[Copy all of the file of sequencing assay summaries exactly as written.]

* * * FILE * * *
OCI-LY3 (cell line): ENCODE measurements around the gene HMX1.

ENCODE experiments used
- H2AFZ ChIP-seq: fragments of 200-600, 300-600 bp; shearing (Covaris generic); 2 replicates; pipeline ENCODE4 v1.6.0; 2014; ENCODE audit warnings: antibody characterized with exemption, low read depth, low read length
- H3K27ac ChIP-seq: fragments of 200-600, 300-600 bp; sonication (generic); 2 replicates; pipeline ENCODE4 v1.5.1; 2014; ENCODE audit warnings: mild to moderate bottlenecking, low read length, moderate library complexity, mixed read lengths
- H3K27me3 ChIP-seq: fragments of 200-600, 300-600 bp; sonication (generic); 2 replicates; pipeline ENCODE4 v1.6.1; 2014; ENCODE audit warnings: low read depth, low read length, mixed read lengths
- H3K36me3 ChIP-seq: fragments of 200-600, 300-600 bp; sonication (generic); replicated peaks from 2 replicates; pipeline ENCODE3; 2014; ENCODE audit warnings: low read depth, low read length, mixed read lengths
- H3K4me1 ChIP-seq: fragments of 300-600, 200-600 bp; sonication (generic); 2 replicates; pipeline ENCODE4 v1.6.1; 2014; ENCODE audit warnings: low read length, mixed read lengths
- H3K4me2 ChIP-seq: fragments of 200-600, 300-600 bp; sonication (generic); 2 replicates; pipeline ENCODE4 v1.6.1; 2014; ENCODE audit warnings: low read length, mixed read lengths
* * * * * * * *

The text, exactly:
OCI-LY3 (cell line): ENCODE measurements around the gene HMX1.

ENCODE experiments used
- H2AFZ ChIP-seq: fragments of 200-600, 300-600 bp; shearing (Covaris generic); 2 replicates; pipeline ENCODE4 v1.6.0; 2014; ENCODE audit warnings: antibody characterized with exemption, low read depth, low read length
- H3K27ac ChIP-seq: fragments of 200-600, 300-600 bp; sonication (generic); 2 replicates; pipeline ENCODE4 v1.5.1; 2014; ENCODE audit warnings: mild to moderate bottlenecking, low read length, moderate library complexity, mixed read lengths
- H3K27me3 ChIP-seq: fragments of 200-600, 300-600 bp; sonication (generic); 2 replicates; pipeline ENCODE4 v1.6.1; 2014; ENCODE audit warnings: low read depth, low read length, mixed read lengths
- H3K36me3 ChIP-seq: fragments of 200-600, 300-600 bp; sonication (generic); replicated peaks from 2 replicates; pipeline ENCODE3; 2014; ENCODE audit warnings: low read depth, low read length, mixed read lengths
- H3K4me1 ChIP-seq: fragments of 300-600, 200-600 bp; sonication (generic); 2 replicates; pipeline ENCODE4 v1.6.1; 2014; ENCODE audit warnings: low read length, mixed read lengths
- H3K4me2 ChIP-seq: fragments of 200-600, 300-600 bp; sonication (generic); 2 replicates; pipeline ENCODE4 v1.6.1; 2014; ENCODE audit warnings: low read length, mixed read lengths